Book Review: 'Zoo Time'
ROBERT SIEGEL, HOST:
Several years ago, the British writer Howard Jacobson won the Booker Prize for fiction. Now, he has a new novel called "Zoo Time." Our reviewer Alan Cheuse says, at times, the book misses its mark.
ALAN CHEUSE, BYLINE: My aim, writes English novelist Guy Ableman, the narrator of Howard Jacobson's odd new work of fiction, in a letter to his agent, is to write a transgressive novel that explores the limits of the morally permissible in our times. He goes on to ask: Who are the great blasphemers of our age? Not poets and writers. My hero is a stand-up comedian. This gives us a sense of the narrator's deep desperation about his writerly vocation. Readers, those that are left, don't read anything serious. Agents hide from their clients. And serious publishers, such as Ableman, commit suicide.
Moreover, the joke on which Ableman builds his story, his obsession with his busty mother-in-law, Poppy, and his hit-and-miss marriage with his novel-writing, flame-haired wife Vanessa, grows darker and darker and filthier and filthier for no good reason. Despite the writhing and wrenching that Jacobson puts his narrator through, the story becomes less and less comical and more and more pathetic. As that sometimes overly employed saying would have it - the one ascribed to at least half a dozen comic actors on their death beds - dying is easy, comedy is hard, even in the hands of a polished and practiced Booker Prize winner like Howard Jacobson.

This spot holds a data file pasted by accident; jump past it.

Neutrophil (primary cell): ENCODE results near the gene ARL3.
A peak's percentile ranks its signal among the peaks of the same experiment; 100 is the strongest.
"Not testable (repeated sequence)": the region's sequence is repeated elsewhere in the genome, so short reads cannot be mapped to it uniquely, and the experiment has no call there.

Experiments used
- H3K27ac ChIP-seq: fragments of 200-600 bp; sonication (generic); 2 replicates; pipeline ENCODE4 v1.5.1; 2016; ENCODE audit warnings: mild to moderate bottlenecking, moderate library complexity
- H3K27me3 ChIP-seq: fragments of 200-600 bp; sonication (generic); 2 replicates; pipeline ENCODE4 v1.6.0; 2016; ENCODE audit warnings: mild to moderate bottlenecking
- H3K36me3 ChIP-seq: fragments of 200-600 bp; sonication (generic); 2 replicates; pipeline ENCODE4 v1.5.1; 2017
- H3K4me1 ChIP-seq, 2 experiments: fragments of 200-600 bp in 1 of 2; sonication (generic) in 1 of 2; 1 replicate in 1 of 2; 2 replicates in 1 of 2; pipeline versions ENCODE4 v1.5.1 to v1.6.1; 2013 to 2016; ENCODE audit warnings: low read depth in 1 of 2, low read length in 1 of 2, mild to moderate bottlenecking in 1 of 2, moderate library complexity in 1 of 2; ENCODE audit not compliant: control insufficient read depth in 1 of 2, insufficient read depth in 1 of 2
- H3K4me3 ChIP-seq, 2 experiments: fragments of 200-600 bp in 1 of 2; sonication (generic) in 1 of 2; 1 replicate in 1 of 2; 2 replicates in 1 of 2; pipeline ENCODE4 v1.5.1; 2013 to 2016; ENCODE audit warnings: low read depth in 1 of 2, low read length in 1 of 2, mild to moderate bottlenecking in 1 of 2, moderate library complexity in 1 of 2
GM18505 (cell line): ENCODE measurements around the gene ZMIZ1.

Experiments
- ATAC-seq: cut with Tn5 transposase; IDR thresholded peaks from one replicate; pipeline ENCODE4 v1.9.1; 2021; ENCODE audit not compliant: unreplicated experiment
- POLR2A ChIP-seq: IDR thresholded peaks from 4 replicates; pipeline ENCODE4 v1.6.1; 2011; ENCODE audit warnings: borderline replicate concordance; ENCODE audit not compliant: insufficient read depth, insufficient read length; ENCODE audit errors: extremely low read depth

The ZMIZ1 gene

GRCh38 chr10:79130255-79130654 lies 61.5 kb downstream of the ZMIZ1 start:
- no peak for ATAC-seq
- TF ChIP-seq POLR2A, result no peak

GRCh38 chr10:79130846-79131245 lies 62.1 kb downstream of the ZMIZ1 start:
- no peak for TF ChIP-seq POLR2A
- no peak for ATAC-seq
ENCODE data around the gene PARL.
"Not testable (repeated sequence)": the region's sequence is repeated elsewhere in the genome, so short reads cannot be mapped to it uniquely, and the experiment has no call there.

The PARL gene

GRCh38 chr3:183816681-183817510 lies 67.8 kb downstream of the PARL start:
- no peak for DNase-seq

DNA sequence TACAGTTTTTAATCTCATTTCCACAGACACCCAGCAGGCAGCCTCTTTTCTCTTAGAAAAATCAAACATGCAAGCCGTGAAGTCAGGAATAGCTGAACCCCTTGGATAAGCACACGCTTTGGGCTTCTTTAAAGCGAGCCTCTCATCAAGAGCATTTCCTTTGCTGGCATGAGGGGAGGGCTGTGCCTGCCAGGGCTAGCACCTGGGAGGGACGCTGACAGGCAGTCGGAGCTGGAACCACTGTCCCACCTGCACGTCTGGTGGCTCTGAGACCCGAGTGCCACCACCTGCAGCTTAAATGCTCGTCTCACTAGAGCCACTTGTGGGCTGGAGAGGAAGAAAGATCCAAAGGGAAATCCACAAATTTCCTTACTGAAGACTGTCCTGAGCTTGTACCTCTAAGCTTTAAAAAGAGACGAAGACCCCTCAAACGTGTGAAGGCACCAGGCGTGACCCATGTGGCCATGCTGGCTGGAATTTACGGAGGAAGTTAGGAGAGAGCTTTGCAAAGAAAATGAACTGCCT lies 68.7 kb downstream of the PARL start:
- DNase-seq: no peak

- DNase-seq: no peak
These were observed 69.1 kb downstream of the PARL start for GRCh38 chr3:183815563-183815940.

SIEGEL: Jacobson's new novel is called "Zoo Time." It was reviewed by Alan Cheuse. His most recent book is a collection of novellas called "Paradise."
NPR transcripts are created on a rush deadline by a contractor for NPR, and accuracy and availability may vary. This text may not be in its final form and may be updated or revised in the future. Please be aware that the authoritative record of NPR's programming is the audio.